I think we can all agree that most disabled people gain a cetain quality of life. But only the most extreme equal rights activist would suggest that the ability to correct a defect in a person's gene is a bad thing (and down's syndrome is a defect, however positively you label it) Mental and physical handicaps are just that, handicaps.

My ex-neighbours had a very severely handicapped little boy (in fact, he wasn't little, he was 16, but he looked about 7 and had the mental age of about 18 months) and while he was generally pain-free and was extremely happy, he needed permanent care and would never 'grow up'. In fact, it is most likely that he is dead now as the doctors reckoned he'd live to about 20-25. His life wasn't worthless, but it could have been much much better for him and those around him.

Of course the parents said, "We love him and we'd never change him." But they didn't actually have the choice, so they had to look at it positively. I'm sure that if they could go back and correct his genetic errors, they would. For his sake.

In the same way, parents of the future should be able to de-select genetic disorders and ensure a 'healthy' child.

But I agree with you that it is a very fine line and full of perplexing moral conundrums.

frizzyperm | Student

It depends on the severity of the disorder.

There are some babies who are so severely disabled that their life is very short and full of pain. And while this tragic little life painfully moves towards its unavoidable death, the parents suffer deep and lasting trauma. There is no positive in a situation like this and an abortion of this malformed animal is just and kind. Sometimes the reproduction process makes mistakes.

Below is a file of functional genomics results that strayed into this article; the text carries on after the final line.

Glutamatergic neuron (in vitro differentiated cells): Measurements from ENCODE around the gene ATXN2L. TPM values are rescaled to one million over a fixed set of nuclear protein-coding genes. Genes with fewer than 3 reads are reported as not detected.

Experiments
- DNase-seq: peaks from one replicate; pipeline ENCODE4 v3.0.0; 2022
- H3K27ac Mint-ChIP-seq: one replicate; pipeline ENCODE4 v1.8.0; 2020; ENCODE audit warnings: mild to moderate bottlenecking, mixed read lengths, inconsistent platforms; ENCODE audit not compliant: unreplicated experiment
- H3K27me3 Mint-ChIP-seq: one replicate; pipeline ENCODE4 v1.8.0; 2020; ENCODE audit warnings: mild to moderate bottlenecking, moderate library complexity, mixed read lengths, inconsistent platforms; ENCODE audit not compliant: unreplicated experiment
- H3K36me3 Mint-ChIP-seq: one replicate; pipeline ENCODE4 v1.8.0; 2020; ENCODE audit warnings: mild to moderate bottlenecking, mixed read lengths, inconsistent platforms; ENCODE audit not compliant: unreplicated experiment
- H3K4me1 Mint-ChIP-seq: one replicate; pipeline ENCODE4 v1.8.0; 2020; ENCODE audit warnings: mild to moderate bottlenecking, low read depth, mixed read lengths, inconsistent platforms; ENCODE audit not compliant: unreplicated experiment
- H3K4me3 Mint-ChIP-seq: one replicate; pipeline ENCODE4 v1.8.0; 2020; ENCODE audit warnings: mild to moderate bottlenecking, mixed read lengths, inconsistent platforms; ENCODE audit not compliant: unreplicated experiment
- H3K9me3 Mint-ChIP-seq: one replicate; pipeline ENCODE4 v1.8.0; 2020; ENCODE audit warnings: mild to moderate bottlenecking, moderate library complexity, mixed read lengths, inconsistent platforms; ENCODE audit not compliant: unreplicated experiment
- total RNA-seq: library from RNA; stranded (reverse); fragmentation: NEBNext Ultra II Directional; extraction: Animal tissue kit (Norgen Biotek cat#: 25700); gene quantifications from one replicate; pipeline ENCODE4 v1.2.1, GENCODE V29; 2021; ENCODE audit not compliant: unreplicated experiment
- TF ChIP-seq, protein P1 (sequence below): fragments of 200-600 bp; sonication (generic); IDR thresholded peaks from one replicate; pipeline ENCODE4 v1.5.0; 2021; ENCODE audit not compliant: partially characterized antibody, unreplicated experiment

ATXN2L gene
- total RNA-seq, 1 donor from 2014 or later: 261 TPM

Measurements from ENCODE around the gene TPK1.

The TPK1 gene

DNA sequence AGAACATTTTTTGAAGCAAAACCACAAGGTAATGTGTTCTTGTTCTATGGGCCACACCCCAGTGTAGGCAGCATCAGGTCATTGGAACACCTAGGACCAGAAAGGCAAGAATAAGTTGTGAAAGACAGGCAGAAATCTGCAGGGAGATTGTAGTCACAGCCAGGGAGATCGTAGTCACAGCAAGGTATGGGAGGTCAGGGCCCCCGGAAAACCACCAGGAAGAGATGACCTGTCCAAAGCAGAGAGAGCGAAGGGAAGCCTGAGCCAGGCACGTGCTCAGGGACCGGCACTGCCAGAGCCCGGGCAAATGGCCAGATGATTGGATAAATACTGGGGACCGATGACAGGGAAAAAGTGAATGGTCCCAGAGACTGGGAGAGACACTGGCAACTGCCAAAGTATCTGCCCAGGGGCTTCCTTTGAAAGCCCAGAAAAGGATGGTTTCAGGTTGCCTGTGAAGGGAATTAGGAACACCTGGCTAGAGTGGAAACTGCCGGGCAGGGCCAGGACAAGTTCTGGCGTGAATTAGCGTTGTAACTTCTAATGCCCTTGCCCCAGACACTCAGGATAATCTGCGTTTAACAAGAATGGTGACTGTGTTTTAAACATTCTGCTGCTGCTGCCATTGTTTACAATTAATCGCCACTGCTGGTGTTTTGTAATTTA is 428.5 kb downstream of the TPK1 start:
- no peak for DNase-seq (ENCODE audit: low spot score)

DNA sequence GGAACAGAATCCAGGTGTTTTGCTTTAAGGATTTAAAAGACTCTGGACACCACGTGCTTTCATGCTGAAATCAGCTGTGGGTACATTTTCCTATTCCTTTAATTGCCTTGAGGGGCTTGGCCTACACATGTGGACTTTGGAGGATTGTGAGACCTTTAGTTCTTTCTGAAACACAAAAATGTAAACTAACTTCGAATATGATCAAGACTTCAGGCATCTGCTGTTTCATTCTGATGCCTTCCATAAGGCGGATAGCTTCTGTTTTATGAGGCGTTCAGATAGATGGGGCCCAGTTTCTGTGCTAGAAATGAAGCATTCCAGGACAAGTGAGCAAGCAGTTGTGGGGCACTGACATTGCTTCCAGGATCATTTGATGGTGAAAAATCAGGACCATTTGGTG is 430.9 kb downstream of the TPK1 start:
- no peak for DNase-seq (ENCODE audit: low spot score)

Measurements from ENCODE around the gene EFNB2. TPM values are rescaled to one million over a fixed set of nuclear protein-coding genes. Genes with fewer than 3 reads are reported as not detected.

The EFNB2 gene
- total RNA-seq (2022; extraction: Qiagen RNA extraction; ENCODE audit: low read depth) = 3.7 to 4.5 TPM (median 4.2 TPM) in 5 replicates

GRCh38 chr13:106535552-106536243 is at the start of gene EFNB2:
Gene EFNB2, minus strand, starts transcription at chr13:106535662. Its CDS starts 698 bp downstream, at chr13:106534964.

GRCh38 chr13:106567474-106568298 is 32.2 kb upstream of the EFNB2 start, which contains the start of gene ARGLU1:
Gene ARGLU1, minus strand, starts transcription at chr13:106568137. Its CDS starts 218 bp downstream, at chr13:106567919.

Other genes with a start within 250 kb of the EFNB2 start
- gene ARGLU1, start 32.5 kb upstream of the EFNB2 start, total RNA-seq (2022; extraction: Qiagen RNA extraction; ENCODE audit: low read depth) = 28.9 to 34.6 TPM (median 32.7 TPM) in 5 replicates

It is immoral to brow-beat other people that they 'must' bring all the damaged and flawed life into this world, if it can be avoided. Children are not 'gifts from God', they are the products of their parent's DNA. There are mistakes in this process. Abortion is not a crime nor a sin, it is the removal of a miniscule pin-prick of a few human cells that have failed to form properly.

As for the claimed religious nature of conception in Post 4, (ie that a 'soul' enters at the precise moment the sperm fuses with the egg)... what happens to this soul when, as sometimes happens, the bundle of cells doubling and doubling, accidently doubles and separates into two bundles, leading to identical twins. How will these two human cope with only one soul?

tema09 | Student

Well personally, I would have this child , because I gave life to it and I cannot just take it away as soon as I got to know its going to have a genetic disease as first:

  • I was the reason why it is alive
  • it is God's wish
  • I cannot kill a soul that I created

Yes, I agree that you can just not accept it because it is dificult to handle this situation when the "baby" grows, but this would be your faith in life, and you  have got to accept it.. It's like  buying an egg; you don't know if its cracked because it's in the package but you bought it and you need to face the consequences..

this is just an opinion of mine..


krishna-agrawala | Student

I am quite clear in my mind that if I knew my child is going to have a serious genetic defect, which will be a handicap for my child, then I would prefer not to give life to such child. This is for the simple reason that, to the extent I can help, I do not want my children to have any handicap in life. I don't want my loved ones to suffer, even if it means to have no one to love. But of course, people with genetic defects do have the option of adopting other children.

However I must also make it very clear that if I did have a child with any handicap, genetic or otherwise, I would still love and cherish him or her to the same extent as a normal child.